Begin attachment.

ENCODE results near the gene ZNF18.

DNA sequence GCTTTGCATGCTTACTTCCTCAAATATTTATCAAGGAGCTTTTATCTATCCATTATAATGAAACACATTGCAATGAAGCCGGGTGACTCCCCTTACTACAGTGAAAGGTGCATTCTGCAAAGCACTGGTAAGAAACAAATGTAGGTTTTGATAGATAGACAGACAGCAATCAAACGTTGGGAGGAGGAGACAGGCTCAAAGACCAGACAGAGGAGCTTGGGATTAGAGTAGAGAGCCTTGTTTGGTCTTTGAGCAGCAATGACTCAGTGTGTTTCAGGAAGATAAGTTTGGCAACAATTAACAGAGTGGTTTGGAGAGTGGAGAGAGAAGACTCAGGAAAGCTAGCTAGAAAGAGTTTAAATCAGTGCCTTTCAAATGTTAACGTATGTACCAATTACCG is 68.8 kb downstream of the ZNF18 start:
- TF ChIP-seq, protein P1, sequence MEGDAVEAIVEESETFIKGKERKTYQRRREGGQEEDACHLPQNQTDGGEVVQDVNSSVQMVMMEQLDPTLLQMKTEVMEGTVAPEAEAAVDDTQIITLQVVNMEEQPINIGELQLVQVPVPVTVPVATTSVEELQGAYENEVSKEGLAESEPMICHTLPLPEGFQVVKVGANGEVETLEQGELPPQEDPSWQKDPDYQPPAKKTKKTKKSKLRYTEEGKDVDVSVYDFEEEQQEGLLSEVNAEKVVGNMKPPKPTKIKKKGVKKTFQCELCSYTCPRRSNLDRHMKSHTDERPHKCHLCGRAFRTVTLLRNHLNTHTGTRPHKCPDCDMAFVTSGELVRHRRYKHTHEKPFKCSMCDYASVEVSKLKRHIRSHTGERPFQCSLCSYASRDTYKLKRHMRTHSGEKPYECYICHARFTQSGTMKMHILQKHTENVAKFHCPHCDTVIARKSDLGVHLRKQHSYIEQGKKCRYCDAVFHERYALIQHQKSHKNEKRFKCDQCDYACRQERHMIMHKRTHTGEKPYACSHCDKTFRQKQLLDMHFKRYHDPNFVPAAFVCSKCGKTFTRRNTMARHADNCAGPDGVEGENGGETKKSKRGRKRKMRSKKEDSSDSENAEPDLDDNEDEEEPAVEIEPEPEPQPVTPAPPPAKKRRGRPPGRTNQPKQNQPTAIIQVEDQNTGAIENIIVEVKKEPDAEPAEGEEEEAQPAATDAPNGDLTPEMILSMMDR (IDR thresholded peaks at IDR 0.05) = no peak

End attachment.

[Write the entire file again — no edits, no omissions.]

ENCODE results near the gene ZNF18.

DNA sequence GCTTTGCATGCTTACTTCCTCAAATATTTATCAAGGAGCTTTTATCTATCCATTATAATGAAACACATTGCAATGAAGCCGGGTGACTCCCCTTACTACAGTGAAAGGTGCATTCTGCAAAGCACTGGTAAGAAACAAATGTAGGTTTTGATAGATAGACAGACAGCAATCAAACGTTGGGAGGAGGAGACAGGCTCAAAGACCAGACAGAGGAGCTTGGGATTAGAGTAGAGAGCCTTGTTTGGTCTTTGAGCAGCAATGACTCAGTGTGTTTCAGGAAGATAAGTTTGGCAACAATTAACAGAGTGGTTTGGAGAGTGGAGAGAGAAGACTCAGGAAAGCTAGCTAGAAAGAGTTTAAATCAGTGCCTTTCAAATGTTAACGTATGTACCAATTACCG is 68.8 kb downstream of the ZNF18 start:
- TF ChIP-seq, protein P1, sequence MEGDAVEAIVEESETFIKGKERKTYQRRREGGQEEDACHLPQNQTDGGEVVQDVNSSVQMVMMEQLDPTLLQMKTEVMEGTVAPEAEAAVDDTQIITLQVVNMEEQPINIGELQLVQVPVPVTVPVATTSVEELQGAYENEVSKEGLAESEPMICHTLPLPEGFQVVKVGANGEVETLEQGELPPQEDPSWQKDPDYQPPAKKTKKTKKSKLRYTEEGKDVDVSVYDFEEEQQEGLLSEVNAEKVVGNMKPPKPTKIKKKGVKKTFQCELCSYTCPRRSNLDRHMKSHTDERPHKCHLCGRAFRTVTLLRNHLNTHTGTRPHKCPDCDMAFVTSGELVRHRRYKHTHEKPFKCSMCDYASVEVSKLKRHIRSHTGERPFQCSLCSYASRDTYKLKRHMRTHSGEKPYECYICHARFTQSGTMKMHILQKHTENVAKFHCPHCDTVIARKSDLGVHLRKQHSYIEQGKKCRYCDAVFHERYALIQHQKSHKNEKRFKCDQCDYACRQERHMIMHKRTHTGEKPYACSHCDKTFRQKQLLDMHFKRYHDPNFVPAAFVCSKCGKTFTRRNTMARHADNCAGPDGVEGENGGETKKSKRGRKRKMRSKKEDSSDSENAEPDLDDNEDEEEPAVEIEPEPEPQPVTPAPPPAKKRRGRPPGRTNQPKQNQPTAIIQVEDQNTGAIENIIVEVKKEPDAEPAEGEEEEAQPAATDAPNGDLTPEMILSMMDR (IDR thresholded peaks at IDR 0.05) = no peak